Risk Aversion Through Verifications

In a perfect world, we could wholly trust everything anyone says, from the insignificant details of a story, to great feats and triumphs one has an interest in sharing. Unfortunately, the figures show that people liequite often, actually. When it comes to job searching, well over half of all applicants stretch the truth for their benefit, leaving employers wondering how they can better identify what is dishonest. 

A Few Questions Can Go a Long Way

Depending on the positions available and the policies of an organization, gleaning insights about a candidate in the following areas can prove tremendously valuable. It’s just a matter of taking the right questions to the appropriate sources. 


Whether in real estate, accounting, home services, or any other number of trades, there is often formal credentialing that qualifies an employee for a given position. Sometimes these standards are established through laws and regulations. Other times, they are organizational preferences such as a bachelor’s or associate’s degree requirement for new hires.

While taking someone for their word when it comes to the satisfaction of these requirements may be a natural human inclination, it by no means is a hiring best practice.

Opting to partner with a verification service may be a good idea in order to verify degrees, certifications, and licenses with the source. In many cases, certain information isn’t available to the general public but can be easily retrieved by a third-party organization, i.e., a verification service.


Let’s take a moment to self-reflect. Have you ever been tempted to do the following on a resume?

  • Alter a word or two of a position title.
  • Wordsmith your job description to exaggerate a role.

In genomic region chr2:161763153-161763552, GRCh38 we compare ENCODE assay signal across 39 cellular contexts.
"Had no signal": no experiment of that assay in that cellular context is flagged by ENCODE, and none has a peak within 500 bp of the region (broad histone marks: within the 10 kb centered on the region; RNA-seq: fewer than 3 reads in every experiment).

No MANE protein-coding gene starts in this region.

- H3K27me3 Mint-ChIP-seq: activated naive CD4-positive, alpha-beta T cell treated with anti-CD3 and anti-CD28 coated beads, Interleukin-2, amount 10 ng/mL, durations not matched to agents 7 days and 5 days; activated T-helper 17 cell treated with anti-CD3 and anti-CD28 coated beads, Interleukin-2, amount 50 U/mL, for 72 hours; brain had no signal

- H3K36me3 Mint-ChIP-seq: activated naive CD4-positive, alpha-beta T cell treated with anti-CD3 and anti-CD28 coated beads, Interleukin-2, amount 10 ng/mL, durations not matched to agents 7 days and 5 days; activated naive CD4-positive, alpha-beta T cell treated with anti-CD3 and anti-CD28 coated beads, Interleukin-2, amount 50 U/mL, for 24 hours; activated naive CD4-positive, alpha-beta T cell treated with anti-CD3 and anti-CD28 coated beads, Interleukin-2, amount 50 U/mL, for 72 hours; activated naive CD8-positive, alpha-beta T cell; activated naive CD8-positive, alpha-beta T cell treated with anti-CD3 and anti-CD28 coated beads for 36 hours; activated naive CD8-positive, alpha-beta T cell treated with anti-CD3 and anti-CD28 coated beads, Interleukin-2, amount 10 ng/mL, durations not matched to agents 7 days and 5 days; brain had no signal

• Beef up qualifications, just a little.
  • Try and justify an unexplainable gap in employment.

Statistics tell us that the majority of us have done one or more of these things at some point. Additionally, though on a less frequent basis, there are more egregious fibs that can put employers in sticky situations. 

Neither white lies nor big lies are truthful. It’s important for employers to do their due diligence when it comes to an applicant’s employment history, making sure what a prospective hire is saying is accurate.


Within our professional careers, regardless of the trade, many of us have worked with folks who, while qualified on paper, were less than desirable co-workers. By the same token, many of us have worked with unexpectedly brilliant and caring individuals who always strived to go above and beyond.

Measuring impact is not always an easy metric to track, and while success usually follows impactful individuals, their full story can’t be entirely told on a resume. For this reason, professional and personal references can come in handy, filling in the gaps between list items on a piece of paper and a prospect’s true capabilities.

With properly formulated and customized questions, professional and personal reference verifications can speak volumes. 

Medical Records

Now more than ever, terms like “vaccination” and “pre-existing medical condition” are weighty buzzwords tossed around almost daily by the average Joe or Jane. Some positions call for a particular standard of health; some call for a certain vaccination status. Much like education or employment history, it’s best not to take a candidate at their word alone.

Medical and vaccination records are often personal and protected, though they can be accessed by certified organizations. Partnering with such an organization could be a good idea if access to medical data is requisite for a sound hire.

Rental History

For property owners and managers, finding the perfect tenant is both an art and a science. Such a decision should be made by virtue of intuition as well as the necessary insights. Tenant verifications can help considerably with the latter. Knowing a prospective tenant’s past rental history can bring clarity to a number of unknowns. 


Those who ignore history are doomed to repeat it. Don’t put your assets, business, or employees at risk by neglecting to implement proper screening protocols. At the end of the day, the hassles and costs of verifications are quite small in comparison to the benefit they provide. Going beyond the resume is often the key to finding the best individuals for your open positions.

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